Carney’s choice might also depend on his rapport with politicians who didn’t choose him. May, who succeeded David Cameron as prime minister, replaced Carney’s champion George Osborne as chancellor, one of a number of breaks she made with the previous administration.

“It’s not just his decision,” said John Gieve, a former BOE deputy governor who was previously a Treasury official. “He can’t do this without the approval of the chancellor and prime minister. He was Osborne and Cameron’s appointment so they may want someone they’ve appointed. I’m not saying they do, he’s got a good record.”

Not everyone approves of Carney’s statesman-like manner though. While his steady hand, combining contingency planning before the Brexit vote and policy action in its aftermath, won him plaudits from Remain and some Leave campaigners, he faced accusations from others that his approach was too political and he had overstated the risks of exiting.

Vocal Critics

“He’s behaved disgracefully,” former Chancellor Nigel Lawson said on LBC Radio last month. “It is appalling. The sooner he stands down from the governorship, the better.”

One prominent Leave economist still called for him to remain at the helm of the 322-year-old central bank.
“He’s justified to stay,” said Gerard Lyons, a strategist at Netwealth Investments and co-chair of the Economists for Brexit group. “He’s done a good job and some of the criticisms of the bank are overdone. The policy project still needs to be fully worked through after the referendum.”

In August, Carney told reporters that being BOE governor was an “absolute privilege,” as he brushed off a question about how long he was likely to stay.

‘Flat Out’

“We have been flat out since the run up to the vote,” he said, just after announcing a stimulus package that included rate cuts and bond buying. “I can candidly say I have not had a moment to sit back and reflect on an issue that I said I wouldn’t come back to until the end of the year.”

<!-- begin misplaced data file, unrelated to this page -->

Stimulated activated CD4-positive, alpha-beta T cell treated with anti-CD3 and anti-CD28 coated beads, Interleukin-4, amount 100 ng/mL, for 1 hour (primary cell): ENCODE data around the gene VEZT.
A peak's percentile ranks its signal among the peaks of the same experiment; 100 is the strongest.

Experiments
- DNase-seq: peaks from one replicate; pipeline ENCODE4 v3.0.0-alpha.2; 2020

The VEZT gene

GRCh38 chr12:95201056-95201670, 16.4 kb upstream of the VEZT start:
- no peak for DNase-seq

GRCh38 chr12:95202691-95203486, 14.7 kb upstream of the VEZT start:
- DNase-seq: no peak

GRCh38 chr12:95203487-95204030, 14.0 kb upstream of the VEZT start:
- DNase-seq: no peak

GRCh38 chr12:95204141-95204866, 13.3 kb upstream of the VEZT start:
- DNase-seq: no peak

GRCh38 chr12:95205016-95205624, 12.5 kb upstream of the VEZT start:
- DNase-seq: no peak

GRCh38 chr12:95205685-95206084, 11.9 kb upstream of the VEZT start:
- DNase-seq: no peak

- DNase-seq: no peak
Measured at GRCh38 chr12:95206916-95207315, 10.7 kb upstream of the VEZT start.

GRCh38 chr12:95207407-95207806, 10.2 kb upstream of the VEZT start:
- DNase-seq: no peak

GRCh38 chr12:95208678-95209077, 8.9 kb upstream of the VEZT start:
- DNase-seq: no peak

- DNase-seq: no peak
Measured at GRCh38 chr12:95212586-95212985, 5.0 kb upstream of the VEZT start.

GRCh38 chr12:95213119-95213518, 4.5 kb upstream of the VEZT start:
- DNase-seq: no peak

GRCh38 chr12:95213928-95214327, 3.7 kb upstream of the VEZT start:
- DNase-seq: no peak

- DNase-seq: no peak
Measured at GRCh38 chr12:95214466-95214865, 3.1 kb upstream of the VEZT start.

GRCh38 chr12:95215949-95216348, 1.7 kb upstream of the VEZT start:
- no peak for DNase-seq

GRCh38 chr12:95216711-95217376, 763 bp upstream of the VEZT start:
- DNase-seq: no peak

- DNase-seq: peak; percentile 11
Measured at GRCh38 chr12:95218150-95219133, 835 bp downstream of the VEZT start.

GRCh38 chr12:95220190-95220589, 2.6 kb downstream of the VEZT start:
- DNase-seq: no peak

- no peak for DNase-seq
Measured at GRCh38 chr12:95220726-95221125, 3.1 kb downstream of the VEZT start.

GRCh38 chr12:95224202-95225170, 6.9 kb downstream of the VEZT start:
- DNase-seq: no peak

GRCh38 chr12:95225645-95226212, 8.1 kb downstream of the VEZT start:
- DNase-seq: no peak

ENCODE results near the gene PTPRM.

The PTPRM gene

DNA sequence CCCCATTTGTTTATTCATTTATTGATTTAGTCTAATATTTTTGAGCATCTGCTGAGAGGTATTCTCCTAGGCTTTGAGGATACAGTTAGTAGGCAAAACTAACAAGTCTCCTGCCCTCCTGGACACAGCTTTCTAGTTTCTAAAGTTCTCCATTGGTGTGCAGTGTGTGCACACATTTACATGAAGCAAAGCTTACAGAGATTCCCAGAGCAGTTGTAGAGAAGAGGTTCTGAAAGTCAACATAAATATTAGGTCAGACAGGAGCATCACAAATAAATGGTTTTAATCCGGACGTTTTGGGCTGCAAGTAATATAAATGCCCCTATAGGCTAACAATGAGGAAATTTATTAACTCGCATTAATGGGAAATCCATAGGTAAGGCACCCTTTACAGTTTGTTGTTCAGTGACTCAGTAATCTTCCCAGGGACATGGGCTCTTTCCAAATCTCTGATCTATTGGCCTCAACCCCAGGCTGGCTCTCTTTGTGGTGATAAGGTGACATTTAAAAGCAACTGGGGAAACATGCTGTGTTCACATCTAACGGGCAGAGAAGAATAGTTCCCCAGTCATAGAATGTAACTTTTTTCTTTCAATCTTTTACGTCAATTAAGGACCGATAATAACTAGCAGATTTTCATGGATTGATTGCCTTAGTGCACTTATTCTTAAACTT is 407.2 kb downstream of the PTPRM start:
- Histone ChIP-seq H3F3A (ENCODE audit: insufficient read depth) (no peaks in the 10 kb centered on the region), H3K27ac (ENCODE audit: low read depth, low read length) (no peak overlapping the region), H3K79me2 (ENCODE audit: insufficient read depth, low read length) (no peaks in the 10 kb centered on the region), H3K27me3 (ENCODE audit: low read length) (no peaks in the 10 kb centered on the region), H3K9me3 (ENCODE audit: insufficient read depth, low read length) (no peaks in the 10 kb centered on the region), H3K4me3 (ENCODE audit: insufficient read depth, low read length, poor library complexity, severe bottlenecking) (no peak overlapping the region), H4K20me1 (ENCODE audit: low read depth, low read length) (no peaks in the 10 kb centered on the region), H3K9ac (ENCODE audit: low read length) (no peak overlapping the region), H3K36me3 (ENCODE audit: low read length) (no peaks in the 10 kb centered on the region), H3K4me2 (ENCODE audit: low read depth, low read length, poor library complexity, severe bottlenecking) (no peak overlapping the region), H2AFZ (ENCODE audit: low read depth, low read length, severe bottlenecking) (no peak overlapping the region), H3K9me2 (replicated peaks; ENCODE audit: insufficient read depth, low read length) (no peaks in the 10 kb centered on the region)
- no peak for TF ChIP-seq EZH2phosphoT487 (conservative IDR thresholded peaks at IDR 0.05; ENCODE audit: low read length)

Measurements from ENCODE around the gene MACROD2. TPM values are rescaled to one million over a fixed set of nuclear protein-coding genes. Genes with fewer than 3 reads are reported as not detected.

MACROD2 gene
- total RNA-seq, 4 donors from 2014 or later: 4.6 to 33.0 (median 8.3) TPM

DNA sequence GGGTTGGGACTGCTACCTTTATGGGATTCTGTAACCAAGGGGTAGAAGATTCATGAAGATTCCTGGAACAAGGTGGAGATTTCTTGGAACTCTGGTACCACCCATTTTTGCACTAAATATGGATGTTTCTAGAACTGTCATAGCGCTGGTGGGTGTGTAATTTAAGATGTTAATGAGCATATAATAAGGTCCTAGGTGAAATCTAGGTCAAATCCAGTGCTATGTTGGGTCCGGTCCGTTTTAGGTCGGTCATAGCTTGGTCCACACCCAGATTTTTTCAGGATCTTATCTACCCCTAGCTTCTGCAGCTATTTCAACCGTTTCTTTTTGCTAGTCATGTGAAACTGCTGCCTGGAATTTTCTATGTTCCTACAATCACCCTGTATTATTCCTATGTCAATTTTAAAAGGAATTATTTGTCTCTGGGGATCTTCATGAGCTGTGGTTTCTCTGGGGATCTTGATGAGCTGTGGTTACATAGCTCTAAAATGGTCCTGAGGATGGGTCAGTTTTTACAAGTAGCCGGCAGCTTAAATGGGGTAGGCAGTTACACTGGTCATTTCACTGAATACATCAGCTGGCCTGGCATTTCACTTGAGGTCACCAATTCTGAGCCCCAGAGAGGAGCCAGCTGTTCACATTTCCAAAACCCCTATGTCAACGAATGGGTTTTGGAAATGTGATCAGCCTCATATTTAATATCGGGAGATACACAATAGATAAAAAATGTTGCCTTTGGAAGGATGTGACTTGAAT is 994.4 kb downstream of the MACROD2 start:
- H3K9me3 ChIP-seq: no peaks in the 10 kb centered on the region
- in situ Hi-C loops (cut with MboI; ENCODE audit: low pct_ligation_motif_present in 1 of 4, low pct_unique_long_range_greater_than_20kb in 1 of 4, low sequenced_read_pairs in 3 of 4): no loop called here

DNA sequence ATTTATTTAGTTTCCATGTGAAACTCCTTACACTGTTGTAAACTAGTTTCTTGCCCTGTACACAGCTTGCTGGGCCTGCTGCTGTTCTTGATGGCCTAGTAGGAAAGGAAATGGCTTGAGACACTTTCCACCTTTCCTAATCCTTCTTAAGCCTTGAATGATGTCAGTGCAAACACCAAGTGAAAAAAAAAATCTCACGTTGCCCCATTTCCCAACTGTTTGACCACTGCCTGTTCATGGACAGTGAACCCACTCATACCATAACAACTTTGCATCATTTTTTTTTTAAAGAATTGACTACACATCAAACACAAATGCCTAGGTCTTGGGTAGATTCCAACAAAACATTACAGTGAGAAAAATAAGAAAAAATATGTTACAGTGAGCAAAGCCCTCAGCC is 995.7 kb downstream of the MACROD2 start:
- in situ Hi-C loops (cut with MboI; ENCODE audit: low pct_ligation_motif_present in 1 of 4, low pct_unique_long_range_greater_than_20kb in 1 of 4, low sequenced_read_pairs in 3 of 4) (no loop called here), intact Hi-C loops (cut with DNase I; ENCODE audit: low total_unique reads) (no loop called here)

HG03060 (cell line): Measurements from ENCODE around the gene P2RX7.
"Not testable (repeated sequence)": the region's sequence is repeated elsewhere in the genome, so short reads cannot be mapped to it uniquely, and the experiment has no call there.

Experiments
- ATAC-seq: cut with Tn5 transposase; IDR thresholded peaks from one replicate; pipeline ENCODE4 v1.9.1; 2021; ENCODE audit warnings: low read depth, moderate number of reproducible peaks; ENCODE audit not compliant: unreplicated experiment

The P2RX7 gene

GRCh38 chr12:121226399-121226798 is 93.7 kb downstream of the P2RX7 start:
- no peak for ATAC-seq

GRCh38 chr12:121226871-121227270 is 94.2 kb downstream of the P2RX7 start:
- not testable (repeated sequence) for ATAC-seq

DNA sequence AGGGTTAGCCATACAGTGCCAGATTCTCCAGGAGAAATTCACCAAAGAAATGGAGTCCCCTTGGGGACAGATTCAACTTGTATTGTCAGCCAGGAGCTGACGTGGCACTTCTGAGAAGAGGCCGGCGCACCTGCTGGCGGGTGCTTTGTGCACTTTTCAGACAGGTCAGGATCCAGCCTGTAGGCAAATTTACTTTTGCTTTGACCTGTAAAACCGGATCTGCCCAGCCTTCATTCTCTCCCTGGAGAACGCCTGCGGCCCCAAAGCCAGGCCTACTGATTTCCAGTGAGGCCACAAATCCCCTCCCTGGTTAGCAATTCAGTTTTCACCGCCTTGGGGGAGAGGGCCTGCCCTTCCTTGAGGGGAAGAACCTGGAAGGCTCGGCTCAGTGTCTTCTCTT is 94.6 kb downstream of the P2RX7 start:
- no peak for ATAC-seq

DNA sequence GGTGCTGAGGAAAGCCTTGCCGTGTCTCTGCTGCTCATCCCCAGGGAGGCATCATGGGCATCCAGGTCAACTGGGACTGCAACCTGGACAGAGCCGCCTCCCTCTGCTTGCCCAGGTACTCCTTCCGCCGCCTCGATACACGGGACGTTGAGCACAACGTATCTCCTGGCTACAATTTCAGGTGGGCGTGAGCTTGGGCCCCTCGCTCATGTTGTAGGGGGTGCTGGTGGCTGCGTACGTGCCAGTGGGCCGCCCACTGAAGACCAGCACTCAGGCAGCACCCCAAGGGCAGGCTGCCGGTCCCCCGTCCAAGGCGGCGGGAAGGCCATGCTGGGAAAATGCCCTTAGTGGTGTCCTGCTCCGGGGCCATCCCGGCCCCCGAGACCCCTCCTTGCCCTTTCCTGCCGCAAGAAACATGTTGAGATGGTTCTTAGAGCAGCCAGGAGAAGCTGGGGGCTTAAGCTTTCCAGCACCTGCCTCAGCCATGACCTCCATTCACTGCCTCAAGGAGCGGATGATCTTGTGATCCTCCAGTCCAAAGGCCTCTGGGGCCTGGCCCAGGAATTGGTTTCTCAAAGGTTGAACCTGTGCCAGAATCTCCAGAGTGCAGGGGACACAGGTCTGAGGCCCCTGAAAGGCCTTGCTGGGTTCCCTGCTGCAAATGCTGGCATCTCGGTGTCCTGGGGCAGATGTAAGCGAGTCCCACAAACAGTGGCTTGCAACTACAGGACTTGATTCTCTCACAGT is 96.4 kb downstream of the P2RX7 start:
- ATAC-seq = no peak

Some observers point to the lack of an alternative role for Carney if he quits in 2018. While his predecessor Mervyn King has largely focused on academia since moving on, it seems unlikely Carney — who will be 53 in two years time or 56 if he stays for the full stint — would want to follow in his footsteps so soon.

If he had any political ambitions back home in Canada, the long-rumored idea that he could lead the Liberal Party appears off the table. Some doubted Canadian Prime Minister Justin Trudeau’s staying power after being elected last year, but with strong approval ratings, it seems he’ll be in office for the long haul.

Since the eight-year term as BOE governor isn’t renewable, one possible job opening in 2021 will be managing director of the International Monetary Fund. Current IMF head Christine Lagarde started her second five-year term in July this year.

“Carney is very ambitious and has exhibited lots of kind of global statesman-like ambitions in some of his speeches,” said Chris Hare, an economist at Investec and former BOE official. If the IMF is a job he wants, “then staying on for the full eight years would potentially set things up quite nicely, at least from a timing perspective. On every level, I think Carney is more likely to stay than go.”